Hydrophobic-charged block copolymer micelles induced by oppositely charged surfaces: Salt and pH dependence

Hao Cheng, M Olvera de la Cruz*

*Corresponding author for this work

Research output: Contribution to journalArticlepeer-review

6 Scopus citations


We analyze the possibility of inducing surface micellization of hydrophobic and charged block copolymers by an oppositely charged surface using a two-state model with lateral correlations among adsorbed chains. The electrostatic attraction between the charged block and the charged surface induces diblock copolymer micellization on the surface at copolymer concentrations well below the critical micelle concentration in the bulk. We study systems with strong charge groups which have fixed charge densities and systems with weak charge groups which have solution-dependent degrees of ionizations. We analyze the effects of salt concentration, solution pH, surface charge density, polyelectrolyte block line charge. density, surface tension of the hydrophobic block, and polymerization degrees of the blocks on the induced micellization. It is found that at low salt concentrations the number of chains per micelle does not significantly depend on the degree of polymerization of the charged block. The addition of salt increases the critical surface micelle concentration when the electrostatic attraction between the charged blocks and the surface dominates the electrostatic repulsion among adsorbed chains. At low salt concentration, the excluded volume has a minor effect on surface induced micelles for systems with strong charge groups. However, in systems with weak charge groups, where both the surface and block degrees of ionizations are determined self-consistently as a function of pH, the excluded volume decreases the pH effect on the polyelectrolyte degree of ionization at surfaces.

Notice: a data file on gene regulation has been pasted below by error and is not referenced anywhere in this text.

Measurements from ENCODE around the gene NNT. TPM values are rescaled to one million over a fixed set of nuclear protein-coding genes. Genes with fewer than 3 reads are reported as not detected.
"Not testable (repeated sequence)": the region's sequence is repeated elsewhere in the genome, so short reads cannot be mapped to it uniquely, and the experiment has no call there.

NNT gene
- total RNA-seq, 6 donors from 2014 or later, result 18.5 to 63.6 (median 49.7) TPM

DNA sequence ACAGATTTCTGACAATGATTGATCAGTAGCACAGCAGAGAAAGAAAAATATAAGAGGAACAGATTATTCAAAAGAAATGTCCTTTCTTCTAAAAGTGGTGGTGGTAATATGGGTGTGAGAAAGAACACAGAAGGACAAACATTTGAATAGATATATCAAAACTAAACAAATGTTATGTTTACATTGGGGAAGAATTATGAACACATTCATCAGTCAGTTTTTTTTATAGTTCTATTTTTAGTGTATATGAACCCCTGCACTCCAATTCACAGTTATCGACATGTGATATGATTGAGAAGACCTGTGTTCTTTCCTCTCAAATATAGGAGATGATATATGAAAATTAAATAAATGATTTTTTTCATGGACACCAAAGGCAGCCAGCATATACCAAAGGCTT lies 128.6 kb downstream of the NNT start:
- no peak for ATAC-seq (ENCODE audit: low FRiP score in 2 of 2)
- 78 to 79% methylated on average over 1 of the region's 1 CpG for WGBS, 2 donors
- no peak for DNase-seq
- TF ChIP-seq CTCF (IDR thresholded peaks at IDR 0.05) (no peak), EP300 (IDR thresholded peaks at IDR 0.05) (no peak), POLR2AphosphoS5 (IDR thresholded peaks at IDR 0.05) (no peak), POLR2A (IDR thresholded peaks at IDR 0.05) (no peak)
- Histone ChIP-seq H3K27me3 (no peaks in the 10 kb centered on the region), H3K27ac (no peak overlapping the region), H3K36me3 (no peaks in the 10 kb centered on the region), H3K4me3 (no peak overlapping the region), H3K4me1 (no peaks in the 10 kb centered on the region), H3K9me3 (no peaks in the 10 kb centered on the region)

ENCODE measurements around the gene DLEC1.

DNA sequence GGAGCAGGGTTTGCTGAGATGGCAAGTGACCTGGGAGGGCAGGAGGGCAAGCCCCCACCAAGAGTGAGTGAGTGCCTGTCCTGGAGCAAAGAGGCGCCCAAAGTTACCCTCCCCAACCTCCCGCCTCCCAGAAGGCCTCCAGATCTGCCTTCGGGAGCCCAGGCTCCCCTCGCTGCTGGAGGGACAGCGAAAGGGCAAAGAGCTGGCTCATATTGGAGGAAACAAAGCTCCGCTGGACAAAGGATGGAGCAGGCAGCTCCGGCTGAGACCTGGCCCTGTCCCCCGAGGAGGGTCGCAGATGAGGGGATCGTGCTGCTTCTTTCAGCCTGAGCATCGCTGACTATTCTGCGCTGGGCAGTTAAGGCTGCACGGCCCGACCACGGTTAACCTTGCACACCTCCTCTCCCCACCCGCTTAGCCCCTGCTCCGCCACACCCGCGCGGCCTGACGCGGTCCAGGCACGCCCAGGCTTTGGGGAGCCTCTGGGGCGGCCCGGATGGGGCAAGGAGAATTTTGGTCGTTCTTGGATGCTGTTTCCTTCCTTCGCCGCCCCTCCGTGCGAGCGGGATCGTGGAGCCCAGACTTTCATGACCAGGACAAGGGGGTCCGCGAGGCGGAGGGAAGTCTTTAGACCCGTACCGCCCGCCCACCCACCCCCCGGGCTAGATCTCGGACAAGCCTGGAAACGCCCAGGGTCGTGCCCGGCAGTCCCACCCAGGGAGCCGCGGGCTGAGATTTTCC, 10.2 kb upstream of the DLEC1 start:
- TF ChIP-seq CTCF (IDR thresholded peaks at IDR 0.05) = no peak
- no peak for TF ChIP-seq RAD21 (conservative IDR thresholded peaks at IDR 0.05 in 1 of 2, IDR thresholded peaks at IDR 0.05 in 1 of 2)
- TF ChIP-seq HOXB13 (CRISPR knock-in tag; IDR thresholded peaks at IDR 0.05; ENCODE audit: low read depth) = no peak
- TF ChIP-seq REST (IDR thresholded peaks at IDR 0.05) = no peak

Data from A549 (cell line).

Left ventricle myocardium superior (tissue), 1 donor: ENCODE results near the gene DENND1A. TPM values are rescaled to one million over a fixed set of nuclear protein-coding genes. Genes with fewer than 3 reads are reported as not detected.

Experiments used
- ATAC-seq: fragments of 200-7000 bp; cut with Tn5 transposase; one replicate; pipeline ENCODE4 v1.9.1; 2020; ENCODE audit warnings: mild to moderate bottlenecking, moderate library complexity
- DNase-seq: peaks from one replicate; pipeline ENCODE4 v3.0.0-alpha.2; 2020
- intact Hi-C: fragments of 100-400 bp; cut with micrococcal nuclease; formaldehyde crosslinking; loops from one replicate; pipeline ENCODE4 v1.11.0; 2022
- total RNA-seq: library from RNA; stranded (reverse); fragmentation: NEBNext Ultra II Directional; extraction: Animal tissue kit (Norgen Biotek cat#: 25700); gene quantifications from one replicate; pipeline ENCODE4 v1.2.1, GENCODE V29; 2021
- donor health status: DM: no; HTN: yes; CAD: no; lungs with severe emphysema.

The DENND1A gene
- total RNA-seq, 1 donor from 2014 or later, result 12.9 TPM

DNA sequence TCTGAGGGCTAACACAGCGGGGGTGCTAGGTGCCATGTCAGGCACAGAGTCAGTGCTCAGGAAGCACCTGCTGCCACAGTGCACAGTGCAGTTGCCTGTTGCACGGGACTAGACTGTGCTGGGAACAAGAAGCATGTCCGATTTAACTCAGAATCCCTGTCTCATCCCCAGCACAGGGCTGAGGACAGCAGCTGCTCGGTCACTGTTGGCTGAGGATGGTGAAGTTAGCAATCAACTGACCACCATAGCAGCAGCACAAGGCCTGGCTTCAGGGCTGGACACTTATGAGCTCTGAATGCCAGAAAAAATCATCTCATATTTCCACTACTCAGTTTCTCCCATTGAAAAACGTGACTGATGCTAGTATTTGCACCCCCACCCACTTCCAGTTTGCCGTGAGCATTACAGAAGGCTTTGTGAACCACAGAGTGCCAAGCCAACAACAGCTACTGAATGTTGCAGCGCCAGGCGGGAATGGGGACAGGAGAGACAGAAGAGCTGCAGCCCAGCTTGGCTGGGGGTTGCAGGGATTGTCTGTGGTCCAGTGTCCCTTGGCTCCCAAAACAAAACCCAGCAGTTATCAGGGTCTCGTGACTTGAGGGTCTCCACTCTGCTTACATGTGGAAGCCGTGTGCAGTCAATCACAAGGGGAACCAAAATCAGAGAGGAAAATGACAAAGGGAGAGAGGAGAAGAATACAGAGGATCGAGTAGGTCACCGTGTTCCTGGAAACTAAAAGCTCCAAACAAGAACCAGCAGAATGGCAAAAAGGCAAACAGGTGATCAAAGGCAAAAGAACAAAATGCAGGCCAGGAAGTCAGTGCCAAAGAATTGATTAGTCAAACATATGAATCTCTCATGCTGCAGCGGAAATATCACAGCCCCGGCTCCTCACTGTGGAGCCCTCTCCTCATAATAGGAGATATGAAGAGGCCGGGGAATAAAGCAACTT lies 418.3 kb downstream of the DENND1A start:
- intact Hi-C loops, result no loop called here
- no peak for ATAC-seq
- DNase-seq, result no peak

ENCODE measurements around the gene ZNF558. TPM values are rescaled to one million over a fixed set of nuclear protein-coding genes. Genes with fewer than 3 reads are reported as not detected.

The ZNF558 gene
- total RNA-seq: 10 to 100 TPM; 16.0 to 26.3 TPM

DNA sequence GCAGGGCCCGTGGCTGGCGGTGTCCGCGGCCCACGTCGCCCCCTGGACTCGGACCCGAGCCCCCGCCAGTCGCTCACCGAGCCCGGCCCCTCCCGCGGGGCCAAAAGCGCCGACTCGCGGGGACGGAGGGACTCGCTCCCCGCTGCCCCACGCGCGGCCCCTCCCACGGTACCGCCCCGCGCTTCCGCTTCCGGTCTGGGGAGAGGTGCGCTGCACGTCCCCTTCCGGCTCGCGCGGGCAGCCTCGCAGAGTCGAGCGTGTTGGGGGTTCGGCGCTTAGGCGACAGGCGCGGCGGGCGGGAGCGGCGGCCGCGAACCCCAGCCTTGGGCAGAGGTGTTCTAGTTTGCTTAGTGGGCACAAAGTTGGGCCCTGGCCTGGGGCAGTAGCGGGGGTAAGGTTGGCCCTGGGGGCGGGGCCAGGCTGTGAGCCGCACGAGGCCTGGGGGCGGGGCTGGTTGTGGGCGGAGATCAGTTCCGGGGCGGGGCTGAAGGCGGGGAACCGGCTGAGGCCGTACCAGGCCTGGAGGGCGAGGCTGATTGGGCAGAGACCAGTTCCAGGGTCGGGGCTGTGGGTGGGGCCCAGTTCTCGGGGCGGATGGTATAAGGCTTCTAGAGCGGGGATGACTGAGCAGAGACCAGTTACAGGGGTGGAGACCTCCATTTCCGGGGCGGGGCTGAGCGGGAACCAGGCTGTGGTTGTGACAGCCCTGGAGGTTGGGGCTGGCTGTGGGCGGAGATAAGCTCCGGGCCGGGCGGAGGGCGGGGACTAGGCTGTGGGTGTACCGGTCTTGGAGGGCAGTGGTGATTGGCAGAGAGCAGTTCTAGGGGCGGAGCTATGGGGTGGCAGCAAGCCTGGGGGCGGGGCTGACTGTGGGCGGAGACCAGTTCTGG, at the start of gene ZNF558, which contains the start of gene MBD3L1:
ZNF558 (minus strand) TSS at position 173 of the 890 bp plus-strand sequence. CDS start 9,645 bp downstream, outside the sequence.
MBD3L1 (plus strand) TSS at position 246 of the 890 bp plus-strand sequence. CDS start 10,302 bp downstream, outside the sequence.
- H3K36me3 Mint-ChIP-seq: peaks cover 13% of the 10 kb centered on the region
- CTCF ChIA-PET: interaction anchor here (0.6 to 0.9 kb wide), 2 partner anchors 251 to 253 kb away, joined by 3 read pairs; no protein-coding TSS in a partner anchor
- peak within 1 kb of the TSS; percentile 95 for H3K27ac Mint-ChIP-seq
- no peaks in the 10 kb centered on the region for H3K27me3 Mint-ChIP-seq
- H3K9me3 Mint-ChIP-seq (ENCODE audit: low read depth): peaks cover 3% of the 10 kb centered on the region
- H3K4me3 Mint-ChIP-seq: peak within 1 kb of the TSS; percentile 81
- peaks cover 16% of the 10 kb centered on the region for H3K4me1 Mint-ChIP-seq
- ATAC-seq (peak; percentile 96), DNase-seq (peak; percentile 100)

Original languageEnglish (US)
Pages (from-to)1961-1970
Number of pages10
Issue number5
StatePublished - Mar 7 2006

ASJC Scopus subject areas

  • Organic Chemistry
  • Polymers and Plastics
  • Inorganic Chemistry
  • Materials Chemistry

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